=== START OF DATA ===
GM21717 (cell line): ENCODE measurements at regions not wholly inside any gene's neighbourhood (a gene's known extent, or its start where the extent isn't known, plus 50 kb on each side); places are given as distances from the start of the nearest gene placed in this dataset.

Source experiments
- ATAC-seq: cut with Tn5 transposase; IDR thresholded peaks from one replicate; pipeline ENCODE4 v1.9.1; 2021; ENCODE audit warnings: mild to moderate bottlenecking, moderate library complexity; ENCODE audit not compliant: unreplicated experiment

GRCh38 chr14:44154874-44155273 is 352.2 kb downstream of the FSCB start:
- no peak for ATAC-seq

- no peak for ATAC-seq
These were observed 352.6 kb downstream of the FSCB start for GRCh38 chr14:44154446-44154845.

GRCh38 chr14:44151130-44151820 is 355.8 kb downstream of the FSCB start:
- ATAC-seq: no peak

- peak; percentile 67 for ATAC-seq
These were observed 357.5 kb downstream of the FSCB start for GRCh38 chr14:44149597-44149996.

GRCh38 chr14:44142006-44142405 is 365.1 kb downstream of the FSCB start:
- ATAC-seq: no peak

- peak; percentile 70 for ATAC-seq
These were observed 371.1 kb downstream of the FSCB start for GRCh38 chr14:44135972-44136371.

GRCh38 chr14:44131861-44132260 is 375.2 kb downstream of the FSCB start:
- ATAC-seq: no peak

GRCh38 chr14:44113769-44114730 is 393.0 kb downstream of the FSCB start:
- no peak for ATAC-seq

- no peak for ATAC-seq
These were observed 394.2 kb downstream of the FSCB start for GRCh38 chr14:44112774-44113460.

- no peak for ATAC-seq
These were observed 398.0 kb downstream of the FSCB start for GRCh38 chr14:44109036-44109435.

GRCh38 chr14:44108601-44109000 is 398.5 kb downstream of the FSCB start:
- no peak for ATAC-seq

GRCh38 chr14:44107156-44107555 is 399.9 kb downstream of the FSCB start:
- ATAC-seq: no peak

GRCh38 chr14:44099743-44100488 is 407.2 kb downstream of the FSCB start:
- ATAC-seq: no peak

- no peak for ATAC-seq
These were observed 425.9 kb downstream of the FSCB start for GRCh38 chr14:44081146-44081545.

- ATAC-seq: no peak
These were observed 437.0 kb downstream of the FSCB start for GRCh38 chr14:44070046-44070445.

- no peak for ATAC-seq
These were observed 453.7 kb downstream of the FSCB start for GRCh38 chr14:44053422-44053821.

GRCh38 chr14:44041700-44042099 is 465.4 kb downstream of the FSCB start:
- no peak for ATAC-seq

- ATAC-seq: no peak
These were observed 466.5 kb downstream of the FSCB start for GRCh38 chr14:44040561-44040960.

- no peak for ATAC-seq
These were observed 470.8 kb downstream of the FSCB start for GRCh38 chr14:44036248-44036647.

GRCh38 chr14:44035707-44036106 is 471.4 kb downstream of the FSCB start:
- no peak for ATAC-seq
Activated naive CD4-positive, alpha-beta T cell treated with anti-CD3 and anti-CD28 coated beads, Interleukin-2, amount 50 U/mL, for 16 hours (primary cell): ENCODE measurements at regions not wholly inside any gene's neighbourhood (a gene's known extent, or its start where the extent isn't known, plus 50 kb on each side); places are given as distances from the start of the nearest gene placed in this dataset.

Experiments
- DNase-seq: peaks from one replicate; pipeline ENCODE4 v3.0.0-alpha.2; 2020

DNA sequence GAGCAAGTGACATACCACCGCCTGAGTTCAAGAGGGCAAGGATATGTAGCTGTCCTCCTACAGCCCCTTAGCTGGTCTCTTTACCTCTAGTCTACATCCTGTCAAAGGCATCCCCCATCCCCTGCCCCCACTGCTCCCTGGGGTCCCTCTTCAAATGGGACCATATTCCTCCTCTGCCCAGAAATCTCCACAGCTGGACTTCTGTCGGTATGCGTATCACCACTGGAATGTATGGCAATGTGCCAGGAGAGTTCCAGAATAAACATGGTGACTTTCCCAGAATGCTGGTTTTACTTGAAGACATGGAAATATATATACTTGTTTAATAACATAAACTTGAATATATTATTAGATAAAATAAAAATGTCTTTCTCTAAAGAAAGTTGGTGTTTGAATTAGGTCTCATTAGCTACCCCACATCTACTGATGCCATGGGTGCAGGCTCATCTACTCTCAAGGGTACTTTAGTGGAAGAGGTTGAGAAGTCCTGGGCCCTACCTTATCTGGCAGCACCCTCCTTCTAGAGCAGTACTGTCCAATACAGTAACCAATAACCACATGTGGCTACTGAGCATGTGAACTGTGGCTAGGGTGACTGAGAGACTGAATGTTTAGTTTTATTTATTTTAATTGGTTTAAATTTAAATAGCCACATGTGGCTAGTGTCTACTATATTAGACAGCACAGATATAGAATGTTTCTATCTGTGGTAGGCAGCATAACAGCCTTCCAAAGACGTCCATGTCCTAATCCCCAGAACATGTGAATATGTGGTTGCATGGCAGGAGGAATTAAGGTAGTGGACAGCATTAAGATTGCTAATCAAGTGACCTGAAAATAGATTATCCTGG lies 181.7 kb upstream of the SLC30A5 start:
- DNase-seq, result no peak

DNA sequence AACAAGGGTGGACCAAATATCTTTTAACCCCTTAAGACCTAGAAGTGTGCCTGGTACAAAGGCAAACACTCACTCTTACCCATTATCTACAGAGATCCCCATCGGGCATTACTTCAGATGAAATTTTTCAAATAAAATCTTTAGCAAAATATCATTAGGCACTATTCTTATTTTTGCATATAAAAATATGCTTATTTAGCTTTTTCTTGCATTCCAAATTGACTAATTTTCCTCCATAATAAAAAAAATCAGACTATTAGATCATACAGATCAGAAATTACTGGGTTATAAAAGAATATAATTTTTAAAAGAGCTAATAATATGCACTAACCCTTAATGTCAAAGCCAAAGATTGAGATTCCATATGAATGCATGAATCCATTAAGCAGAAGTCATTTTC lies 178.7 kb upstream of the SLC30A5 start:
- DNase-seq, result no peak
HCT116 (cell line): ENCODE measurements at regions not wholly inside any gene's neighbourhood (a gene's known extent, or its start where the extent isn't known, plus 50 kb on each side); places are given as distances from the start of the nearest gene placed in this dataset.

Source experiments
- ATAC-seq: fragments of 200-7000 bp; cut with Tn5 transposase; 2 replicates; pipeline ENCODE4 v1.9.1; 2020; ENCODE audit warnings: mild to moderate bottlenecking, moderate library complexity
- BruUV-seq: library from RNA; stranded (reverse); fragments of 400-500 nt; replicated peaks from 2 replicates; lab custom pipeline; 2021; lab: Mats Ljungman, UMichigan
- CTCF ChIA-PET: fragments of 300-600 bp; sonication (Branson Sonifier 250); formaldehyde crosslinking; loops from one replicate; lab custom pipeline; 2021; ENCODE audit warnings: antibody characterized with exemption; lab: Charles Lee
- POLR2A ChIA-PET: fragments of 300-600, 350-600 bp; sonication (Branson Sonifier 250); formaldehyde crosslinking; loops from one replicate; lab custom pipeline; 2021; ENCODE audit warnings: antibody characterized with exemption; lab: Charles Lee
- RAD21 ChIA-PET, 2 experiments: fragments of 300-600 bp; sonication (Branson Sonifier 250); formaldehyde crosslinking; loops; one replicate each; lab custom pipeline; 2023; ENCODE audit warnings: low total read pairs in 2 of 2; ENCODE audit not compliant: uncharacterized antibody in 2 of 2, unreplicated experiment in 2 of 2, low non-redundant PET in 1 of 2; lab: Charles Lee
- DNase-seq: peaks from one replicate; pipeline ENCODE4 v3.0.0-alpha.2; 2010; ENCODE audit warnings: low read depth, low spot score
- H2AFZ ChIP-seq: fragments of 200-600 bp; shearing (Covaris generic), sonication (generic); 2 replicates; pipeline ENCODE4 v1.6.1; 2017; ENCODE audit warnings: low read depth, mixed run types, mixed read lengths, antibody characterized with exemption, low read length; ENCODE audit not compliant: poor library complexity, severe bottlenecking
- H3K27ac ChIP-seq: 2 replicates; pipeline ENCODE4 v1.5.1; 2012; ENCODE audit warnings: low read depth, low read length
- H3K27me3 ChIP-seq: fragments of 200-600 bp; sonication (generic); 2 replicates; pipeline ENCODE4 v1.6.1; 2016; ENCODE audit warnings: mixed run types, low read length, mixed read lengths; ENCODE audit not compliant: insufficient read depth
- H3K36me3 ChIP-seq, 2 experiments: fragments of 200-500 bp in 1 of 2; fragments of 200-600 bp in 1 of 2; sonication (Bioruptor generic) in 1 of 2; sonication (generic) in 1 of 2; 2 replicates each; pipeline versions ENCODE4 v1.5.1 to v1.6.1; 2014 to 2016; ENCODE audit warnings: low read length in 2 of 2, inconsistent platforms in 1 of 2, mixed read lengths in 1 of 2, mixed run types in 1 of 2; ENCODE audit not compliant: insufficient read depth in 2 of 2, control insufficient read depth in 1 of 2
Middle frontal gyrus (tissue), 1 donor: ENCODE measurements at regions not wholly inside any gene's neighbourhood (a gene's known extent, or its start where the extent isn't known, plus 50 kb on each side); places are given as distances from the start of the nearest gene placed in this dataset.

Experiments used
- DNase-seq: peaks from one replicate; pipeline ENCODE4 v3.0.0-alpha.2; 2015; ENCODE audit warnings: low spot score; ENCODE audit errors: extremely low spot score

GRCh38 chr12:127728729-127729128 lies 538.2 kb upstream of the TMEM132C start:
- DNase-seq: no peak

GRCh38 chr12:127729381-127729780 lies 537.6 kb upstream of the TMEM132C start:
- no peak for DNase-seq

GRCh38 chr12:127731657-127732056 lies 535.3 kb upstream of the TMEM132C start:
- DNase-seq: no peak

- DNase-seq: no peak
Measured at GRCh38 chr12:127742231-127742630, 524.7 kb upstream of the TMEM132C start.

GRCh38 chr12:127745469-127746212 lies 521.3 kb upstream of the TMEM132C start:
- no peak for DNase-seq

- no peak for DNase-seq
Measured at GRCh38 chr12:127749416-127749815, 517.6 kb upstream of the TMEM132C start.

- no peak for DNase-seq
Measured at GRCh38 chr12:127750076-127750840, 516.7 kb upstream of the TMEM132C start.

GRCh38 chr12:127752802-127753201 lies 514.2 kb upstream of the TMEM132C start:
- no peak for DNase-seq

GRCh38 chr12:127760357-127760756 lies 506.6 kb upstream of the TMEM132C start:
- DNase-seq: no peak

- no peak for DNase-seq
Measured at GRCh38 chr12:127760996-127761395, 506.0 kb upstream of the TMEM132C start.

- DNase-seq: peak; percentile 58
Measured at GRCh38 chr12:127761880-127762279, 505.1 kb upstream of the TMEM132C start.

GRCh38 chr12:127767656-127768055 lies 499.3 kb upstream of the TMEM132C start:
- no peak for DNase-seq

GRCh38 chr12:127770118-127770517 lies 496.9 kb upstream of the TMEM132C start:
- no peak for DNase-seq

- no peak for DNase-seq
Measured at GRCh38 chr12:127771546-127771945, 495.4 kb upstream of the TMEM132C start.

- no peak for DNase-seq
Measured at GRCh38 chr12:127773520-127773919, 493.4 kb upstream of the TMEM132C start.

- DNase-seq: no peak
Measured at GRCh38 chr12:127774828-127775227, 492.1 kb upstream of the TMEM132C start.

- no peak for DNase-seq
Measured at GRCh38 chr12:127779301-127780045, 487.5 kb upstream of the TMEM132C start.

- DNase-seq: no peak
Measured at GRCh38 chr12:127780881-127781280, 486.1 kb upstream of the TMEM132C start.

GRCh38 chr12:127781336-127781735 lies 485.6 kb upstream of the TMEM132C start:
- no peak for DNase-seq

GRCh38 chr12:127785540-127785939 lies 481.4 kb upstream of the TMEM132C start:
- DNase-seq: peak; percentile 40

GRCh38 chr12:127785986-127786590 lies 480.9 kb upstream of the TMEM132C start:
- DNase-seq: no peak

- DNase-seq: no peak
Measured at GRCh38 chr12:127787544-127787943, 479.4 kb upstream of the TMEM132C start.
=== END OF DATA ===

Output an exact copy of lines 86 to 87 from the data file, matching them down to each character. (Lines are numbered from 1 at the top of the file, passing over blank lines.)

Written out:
- DNase-seq: peak; percentile 58
Measured at GRCh38 chr12:127761880-127762279, 505.1 kb upstream of the TMEM132C start.